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@Eric, in F# that would be do!, but you knew that... –  Benjol Oct 30 '10 at 15:41
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I think async is fine, but maybe that's because I associate it with ASP.NET async pages - same idea.

For the await keyword I prefer continue after or resume after.

I don't like yield or any of its variants, because the semantics are such that the method may never actually yield execution; it depends on the state of the task.

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I like resume after for await. Maybe async could be called resumable. –  Tim Goodman Nov 5 '10 at 20:37
    
Although I'd prefer just after, the continue after approach has a strong implementation advantage: it includes a currently existing contextual keyword, but with a syntax that is not compatible with the current usage. That guarantees that the addition will never break existing code. When using an entirely new keyword, the implementation needs to cope with possible uses of the word as an identifier on older code, which can get quite tricky. –  herenvardo Mar 31 '11 at 13:59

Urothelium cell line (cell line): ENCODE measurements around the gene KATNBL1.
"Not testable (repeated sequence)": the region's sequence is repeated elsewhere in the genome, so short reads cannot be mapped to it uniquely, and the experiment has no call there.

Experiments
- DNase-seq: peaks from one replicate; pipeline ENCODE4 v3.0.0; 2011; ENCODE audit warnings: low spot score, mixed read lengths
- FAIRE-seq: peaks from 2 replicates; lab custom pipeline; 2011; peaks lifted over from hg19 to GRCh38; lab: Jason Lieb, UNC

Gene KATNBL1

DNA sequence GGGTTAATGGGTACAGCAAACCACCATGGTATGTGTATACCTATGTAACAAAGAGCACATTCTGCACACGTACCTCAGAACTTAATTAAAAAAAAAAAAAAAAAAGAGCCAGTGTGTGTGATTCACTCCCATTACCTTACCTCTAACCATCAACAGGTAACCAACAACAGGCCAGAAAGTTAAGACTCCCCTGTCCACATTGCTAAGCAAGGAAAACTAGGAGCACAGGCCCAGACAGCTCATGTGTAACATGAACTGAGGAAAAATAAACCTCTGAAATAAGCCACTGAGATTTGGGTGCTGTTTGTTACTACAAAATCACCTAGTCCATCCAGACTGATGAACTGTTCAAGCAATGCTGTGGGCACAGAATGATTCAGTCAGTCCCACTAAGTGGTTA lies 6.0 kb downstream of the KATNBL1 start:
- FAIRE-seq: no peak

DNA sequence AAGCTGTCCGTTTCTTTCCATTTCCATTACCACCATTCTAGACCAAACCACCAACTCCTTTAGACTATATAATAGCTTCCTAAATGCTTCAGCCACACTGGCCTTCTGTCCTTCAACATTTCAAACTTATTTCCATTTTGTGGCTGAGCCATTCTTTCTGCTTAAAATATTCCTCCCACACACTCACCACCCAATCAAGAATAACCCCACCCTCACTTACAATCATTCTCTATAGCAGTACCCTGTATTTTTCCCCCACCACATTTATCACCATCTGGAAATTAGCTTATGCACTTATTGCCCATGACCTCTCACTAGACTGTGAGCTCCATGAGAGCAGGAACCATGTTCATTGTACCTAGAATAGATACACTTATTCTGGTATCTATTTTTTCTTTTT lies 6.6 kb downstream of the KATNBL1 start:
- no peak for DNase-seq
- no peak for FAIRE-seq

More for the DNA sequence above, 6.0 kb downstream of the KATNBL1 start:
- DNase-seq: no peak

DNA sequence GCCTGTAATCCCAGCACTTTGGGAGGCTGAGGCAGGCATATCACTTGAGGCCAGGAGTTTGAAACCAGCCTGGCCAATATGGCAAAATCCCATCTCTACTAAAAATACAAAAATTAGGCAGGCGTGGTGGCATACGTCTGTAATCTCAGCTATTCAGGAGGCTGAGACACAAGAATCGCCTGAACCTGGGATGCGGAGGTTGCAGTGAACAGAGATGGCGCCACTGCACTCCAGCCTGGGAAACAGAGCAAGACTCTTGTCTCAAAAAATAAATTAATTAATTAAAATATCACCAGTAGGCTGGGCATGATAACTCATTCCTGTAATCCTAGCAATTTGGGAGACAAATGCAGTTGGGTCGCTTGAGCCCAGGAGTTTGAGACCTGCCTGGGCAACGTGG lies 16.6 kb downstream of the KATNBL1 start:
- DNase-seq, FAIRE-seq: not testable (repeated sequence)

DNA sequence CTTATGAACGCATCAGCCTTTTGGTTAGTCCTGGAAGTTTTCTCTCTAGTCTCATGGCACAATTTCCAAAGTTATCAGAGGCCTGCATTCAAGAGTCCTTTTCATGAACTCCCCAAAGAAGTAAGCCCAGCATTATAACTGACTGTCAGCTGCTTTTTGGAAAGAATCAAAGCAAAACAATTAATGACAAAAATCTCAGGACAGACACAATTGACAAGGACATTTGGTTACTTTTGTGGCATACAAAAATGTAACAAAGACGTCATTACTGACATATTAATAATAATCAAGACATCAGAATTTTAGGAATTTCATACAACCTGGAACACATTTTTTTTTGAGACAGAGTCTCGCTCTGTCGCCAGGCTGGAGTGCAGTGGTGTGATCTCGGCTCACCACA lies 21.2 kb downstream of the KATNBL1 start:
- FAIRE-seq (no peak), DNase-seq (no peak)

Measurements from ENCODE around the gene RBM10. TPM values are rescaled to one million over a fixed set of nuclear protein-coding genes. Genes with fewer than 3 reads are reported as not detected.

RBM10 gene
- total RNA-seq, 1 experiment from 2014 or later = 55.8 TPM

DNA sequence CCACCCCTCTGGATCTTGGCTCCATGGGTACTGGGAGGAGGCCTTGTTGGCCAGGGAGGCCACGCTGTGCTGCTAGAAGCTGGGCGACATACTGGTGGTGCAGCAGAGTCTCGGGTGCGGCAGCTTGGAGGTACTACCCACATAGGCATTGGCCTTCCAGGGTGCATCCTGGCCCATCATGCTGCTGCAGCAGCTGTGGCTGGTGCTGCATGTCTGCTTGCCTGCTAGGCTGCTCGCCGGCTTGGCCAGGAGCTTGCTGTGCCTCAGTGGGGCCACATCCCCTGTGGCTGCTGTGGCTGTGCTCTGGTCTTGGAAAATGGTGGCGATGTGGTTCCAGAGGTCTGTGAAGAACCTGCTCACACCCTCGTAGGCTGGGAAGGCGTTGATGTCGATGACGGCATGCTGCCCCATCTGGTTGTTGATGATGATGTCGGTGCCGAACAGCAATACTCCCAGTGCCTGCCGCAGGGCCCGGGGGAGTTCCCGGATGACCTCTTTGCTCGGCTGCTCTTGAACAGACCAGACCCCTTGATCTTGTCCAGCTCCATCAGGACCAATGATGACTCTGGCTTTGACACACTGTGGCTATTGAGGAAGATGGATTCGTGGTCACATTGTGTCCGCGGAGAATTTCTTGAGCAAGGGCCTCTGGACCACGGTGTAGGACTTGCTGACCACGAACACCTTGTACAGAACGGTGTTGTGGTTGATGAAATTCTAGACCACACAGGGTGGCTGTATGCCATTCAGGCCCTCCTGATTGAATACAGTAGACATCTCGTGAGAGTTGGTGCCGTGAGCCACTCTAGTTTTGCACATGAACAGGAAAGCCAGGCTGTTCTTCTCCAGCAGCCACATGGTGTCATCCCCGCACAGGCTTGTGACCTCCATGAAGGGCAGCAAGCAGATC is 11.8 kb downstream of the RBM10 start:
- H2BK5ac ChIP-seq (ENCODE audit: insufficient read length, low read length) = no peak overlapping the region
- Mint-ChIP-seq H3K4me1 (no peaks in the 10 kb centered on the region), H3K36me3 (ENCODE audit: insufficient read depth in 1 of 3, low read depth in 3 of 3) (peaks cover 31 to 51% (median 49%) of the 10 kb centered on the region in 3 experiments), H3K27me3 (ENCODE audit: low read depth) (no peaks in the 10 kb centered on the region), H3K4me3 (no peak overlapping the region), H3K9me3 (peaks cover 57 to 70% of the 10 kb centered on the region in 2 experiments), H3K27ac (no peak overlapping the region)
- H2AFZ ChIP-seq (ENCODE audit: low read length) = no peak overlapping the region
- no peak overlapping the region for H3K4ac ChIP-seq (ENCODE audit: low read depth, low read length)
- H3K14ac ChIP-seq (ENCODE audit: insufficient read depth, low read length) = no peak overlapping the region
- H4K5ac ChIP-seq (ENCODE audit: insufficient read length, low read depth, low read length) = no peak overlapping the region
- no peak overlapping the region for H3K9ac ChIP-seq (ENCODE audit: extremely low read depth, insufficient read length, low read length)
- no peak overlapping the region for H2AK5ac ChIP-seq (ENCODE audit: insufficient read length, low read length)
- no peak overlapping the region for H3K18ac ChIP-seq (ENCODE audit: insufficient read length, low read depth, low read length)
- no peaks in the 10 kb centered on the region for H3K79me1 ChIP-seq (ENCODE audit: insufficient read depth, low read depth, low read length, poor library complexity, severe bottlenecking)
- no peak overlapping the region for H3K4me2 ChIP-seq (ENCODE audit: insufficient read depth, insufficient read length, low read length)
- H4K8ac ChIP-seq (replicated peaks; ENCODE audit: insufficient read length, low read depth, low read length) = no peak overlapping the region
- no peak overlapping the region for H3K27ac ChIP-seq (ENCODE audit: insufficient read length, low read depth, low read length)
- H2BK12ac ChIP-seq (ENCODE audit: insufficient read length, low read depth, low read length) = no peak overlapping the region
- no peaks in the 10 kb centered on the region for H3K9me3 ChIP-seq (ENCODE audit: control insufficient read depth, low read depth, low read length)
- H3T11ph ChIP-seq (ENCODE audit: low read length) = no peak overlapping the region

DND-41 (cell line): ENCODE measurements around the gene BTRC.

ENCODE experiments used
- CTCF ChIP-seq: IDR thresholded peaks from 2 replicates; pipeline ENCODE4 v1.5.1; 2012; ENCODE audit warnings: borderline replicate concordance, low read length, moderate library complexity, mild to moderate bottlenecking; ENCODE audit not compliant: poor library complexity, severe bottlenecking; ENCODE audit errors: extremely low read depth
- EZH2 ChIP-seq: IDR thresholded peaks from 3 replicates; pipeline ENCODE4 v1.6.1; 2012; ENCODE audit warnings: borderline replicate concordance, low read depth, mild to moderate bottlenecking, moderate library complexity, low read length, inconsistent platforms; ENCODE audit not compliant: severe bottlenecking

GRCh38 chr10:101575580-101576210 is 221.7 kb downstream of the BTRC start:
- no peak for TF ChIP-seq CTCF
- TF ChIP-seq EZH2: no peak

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hearken unto AsyncFetch(…)

(if you don't get it, read Eric's blog entry. At least it's better than for sooth Romeo wherefore art thou AsyncFetch(…))

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(those without a sense of humor need not apply) –  Note to self - think of a name Nov 1 '10 at 18:34